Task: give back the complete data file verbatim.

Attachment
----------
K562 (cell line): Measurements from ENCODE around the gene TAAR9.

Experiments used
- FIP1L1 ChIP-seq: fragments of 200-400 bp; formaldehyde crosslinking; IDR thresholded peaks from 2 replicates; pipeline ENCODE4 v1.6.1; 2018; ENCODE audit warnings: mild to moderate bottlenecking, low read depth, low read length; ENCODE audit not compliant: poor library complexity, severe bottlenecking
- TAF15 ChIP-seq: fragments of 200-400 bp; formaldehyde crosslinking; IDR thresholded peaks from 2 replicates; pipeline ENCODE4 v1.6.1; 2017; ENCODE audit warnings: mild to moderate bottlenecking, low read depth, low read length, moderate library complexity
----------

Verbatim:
K562 (cell line): Measurements from ENCODE around the gene TAAR9.

Experiments used
- FIP1L1 ChIP-seq: fragments of 200-400 bp; formaldehyde crosslinking; IDR thresholded peaks from 2 replicates; pipeline ENCODE4 v1.6.1; 2018; ENCODE audit warnings: mild to moderate bottlenecking, low read depth, low read length; ENCODE audit not compliant: poor library complexity, severe bottlenecking
- TAF15 ChIP-seq: fragments of 200-400 bp; formaldehyde crosslinking; IDR thresholded peaks from 2 replicates; pipeline ENCODE4 v1.6.1; 2017; ENCODE audit warnings: mild to moderate bottlenecking, low read depth, low read length, moderate library complexity